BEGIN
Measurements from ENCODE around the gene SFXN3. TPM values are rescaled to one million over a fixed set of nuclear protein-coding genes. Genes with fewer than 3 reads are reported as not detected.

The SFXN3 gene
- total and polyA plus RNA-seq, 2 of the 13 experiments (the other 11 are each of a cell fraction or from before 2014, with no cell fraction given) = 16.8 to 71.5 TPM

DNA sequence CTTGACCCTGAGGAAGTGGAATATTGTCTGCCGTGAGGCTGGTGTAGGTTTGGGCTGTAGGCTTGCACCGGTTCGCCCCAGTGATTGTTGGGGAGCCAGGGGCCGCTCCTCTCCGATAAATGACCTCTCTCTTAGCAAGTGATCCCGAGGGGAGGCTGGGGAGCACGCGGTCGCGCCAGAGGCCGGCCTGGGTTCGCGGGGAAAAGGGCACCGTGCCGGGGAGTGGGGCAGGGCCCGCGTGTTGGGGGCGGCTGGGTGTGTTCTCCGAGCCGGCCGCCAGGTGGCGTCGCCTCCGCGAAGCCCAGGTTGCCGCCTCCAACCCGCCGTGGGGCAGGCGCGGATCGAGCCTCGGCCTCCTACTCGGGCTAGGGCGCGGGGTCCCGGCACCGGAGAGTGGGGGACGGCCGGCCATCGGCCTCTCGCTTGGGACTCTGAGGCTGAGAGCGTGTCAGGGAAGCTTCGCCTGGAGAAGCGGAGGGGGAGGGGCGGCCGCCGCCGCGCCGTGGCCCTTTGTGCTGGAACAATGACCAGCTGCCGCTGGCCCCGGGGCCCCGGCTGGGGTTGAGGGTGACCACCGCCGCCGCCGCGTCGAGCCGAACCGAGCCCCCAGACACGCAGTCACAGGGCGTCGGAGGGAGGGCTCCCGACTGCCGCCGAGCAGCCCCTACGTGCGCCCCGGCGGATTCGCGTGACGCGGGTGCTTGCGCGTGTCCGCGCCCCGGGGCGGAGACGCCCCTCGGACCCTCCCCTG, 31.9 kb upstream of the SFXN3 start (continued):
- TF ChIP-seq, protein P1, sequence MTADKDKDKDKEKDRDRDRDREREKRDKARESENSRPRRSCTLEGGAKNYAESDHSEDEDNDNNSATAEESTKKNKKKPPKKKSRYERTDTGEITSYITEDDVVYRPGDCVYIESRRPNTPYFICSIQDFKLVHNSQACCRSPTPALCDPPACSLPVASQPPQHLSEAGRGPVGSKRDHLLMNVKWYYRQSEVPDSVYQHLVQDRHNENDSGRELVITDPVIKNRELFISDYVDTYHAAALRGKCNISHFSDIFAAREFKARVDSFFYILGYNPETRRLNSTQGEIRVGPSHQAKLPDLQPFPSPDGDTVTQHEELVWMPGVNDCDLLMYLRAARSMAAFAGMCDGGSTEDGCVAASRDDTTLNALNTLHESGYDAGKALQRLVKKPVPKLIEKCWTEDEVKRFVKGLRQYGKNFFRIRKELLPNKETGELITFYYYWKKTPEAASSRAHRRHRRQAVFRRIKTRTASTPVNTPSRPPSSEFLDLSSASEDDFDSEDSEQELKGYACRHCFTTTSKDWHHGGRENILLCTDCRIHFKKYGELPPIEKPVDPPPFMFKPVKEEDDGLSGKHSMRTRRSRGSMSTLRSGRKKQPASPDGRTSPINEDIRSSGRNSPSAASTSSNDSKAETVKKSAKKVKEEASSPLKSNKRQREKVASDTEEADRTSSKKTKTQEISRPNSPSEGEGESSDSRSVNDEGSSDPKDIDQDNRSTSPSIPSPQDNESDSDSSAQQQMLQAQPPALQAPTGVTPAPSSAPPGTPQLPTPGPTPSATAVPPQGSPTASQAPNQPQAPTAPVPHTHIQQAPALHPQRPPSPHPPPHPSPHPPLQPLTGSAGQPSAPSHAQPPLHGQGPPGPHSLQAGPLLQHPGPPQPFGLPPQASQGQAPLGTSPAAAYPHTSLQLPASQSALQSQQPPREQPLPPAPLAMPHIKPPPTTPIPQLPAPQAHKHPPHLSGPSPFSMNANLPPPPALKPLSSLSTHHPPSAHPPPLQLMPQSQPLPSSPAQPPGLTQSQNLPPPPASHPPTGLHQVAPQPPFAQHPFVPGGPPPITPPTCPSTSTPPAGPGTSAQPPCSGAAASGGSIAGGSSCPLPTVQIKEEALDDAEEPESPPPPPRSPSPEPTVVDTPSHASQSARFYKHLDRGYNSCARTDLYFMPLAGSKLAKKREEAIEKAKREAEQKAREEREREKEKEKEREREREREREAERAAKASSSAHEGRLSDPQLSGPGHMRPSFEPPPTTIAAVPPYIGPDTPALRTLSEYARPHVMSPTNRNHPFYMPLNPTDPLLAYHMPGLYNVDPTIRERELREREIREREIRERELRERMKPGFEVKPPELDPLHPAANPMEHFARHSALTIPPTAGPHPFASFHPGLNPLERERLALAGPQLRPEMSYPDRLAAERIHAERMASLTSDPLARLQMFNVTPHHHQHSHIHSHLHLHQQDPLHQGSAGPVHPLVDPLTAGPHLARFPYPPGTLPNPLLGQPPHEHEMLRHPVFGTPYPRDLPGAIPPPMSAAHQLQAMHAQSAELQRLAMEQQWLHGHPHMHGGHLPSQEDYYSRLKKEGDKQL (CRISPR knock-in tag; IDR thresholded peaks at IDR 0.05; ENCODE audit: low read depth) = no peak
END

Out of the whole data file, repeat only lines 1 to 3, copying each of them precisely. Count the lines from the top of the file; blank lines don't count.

Measurements from ENCODE around the gene SFXN3. TPM values are rescaled to one million over a fixed set of nuclear protein-coding genes. Genes with fewer than 3 reads are reported as not detected.

The SFXN3 gene
- total and polyA plus RNA-seq, 2 of the 13 experiments (the other 11 are each of a cell fraction or from before 2014, with no cell fraction given) = 16.8 to 71.5 TPM